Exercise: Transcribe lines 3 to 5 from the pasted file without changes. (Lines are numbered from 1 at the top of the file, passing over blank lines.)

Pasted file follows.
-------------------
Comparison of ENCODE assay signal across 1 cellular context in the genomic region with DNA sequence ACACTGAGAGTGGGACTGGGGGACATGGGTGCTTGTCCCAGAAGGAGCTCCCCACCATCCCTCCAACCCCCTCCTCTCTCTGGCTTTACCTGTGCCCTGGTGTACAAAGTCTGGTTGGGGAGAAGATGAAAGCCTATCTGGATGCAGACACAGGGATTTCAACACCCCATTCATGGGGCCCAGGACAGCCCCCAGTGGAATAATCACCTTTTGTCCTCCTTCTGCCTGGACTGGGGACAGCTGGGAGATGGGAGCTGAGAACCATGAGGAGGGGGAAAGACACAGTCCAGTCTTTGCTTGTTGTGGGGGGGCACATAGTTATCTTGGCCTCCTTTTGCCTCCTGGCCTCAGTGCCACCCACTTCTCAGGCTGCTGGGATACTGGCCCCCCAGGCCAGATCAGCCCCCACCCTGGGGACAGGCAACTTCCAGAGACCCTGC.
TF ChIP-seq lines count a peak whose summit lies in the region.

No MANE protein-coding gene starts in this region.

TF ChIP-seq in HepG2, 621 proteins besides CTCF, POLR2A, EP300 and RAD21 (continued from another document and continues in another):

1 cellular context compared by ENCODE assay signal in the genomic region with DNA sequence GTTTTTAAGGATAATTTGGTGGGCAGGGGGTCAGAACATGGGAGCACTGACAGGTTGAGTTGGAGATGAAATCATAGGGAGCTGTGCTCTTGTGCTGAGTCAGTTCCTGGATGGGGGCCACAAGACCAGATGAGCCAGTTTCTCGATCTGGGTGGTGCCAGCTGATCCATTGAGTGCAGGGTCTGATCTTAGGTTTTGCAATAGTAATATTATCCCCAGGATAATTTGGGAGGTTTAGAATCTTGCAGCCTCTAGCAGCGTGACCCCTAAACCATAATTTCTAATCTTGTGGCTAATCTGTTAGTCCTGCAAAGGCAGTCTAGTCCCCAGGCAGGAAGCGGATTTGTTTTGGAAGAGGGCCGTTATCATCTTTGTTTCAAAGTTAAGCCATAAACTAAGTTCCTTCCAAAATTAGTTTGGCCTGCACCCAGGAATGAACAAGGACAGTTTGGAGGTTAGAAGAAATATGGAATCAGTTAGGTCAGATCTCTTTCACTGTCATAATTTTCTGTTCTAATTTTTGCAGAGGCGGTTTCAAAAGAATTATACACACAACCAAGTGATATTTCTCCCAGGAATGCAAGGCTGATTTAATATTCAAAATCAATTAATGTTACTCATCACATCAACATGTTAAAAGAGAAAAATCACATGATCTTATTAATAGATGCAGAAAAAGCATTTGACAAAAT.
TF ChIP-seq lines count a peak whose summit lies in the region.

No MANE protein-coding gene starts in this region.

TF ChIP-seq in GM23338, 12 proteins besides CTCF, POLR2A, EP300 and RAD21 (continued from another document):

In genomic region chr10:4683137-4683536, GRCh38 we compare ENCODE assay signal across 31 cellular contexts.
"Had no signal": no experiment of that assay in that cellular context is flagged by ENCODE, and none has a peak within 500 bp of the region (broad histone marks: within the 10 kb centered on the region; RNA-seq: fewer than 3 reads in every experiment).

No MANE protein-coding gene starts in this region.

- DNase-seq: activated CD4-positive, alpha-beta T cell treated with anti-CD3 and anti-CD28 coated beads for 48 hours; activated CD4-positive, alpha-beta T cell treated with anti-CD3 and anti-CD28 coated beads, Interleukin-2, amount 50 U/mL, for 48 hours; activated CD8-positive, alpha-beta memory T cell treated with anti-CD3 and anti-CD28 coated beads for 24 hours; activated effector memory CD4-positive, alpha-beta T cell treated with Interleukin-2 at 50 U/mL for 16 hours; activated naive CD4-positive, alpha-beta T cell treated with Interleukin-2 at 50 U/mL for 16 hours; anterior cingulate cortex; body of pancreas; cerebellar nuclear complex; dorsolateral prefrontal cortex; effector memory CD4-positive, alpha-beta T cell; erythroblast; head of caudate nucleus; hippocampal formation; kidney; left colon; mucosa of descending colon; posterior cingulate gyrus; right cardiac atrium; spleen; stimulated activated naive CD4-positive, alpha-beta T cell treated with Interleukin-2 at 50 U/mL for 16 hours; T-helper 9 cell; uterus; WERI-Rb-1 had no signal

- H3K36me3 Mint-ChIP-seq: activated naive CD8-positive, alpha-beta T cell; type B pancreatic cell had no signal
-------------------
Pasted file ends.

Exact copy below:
No MANE protein-coding gene starts in this region.

TF ChIP-seq in HepG2, 621 proteins besides CTCF, POLR2A, EP300 and RAD21 (continued from another document and continues in another):

1 cellular context compared by ENCODE assay signal in the genomic region with DNA sequence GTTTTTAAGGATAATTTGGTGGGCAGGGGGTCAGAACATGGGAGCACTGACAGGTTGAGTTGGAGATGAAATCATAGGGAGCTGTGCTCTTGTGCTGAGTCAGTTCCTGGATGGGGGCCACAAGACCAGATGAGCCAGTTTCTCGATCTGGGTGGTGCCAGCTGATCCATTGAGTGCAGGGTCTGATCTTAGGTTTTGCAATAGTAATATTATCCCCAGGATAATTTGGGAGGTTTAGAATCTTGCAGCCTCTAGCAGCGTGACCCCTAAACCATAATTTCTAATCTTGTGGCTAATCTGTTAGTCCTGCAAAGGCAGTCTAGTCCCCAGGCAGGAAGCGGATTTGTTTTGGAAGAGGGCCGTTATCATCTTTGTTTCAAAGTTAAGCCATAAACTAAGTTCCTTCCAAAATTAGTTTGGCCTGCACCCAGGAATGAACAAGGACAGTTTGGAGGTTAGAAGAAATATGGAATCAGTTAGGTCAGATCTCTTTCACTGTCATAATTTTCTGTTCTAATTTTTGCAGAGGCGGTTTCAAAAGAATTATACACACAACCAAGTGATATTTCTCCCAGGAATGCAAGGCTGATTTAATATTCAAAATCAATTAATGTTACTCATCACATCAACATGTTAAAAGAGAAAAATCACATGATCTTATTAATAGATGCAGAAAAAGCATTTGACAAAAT.